The Medieval World, C. 400–1300

India and Southeast Asia

What does a Hindu temple look like?

Hindu temples are one of the primary examples of Hindu architecture in India and Southeast Asia. They are usually built of cut rock, and although there is a great deal of stylistic diversity, are generally placed within two categories: northern and southern style.

Hindu temples are raised on a podium (somewhat like an Etruscan temple), called a plinth. Temples in the northern style feature a large tower in the shape of a beehive, called shikhara (which means “mountain peak”). Atop the tower is a rounded form known as an amalaka because of the similarly shaped amala fruit. These amalakas are used to decorate lower portions of the shikhara as well. The halls of a northern-style temple have a series of halls called mandapas, which lead to the garbhagriha, an inner sanctuary used to house a sacred image. The halls are themselves decorated with smaller, tower-like roofs. An example of a northern-style Hindu temple is the Kandarya Mahadeva temple in Khajuraho, India, which was built around 1000 C.E.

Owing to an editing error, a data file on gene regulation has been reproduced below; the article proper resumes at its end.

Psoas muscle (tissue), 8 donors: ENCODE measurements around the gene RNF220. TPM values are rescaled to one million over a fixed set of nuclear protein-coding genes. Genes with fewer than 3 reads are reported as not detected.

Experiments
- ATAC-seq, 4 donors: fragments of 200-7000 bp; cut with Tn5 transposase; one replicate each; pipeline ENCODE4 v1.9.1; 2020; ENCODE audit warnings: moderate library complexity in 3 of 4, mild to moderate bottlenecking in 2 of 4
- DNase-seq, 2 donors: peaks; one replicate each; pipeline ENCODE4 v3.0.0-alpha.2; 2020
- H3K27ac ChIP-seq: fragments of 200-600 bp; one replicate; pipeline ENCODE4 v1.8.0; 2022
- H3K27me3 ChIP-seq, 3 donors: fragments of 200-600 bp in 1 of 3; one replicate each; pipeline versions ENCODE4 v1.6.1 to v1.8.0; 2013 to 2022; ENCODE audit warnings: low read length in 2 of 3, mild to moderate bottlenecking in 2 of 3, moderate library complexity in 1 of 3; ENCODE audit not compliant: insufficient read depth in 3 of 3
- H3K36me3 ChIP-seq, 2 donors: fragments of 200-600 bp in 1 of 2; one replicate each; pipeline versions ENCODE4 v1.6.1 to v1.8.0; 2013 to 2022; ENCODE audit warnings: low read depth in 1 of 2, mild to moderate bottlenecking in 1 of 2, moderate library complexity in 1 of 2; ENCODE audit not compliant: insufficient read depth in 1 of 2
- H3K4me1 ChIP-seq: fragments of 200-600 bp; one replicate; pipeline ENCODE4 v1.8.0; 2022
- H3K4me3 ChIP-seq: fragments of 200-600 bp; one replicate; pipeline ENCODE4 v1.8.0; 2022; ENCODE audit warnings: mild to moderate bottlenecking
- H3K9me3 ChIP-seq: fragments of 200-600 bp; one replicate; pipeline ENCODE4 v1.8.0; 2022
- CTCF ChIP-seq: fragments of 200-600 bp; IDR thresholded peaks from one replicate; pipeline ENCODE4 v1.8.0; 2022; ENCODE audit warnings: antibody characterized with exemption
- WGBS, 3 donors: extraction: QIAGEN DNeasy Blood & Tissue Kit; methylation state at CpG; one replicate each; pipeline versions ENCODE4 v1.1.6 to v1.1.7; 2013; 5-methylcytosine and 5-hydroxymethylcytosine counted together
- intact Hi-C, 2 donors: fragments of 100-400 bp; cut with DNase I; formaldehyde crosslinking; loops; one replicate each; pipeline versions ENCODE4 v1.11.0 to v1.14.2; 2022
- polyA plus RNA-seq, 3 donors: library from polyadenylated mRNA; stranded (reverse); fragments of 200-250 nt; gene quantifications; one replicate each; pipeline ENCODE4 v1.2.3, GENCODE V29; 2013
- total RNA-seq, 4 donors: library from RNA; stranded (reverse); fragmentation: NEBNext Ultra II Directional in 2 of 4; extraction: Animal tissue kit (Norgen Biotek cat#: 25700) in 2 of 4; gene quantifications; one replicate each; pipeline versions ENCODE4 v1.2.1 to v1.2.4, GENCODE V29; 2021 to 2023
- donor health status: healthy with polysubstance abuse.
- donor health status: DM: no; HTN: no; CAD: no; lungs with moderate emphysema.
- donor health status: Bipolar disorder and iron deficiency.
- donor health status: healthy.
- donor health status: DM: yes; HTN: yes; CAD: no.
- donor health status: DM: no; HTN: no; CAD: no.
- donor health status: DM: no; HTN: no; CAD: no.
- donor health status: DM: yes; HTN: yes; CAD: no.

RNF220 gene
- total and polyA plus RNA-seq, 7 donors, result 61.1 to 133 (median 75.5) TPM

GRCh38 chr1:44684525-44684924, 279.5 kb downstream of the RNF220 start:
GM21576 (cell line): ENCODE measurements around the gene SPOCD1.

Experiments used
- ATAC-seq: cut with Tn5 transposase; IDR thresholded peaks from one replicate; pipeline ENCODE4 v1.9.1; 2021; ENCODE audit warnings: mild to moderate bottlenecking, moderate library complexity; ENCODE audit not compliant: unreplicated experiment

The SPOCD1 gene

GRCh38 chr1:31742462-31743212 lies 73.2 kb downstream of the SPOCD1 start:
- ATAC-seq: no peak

Southern-style Hindu temples feature a pyramid-like tiered tower called a vimana, and this is topped with a round capstone. The halls of a southern-style temple also lead to an inner chamber, but have flat roofs and pillared mandapas. An example of a southern-style Hindu temple is the Rajarajeshvara Temple in Thanjavur, India, which was built around 1010 C.E.



Angkor Wat, a UNESCO Heritage site, is a large Hindu temple complex located in Cambodia in Southeast Asia and was built between the ninth and fourteenth centuries.

Close

This is a web preview of the "The Handy Art History Answer Book" app. Many features only work on your mobile device. If you like what you see, we hope you will consider buying. Get the App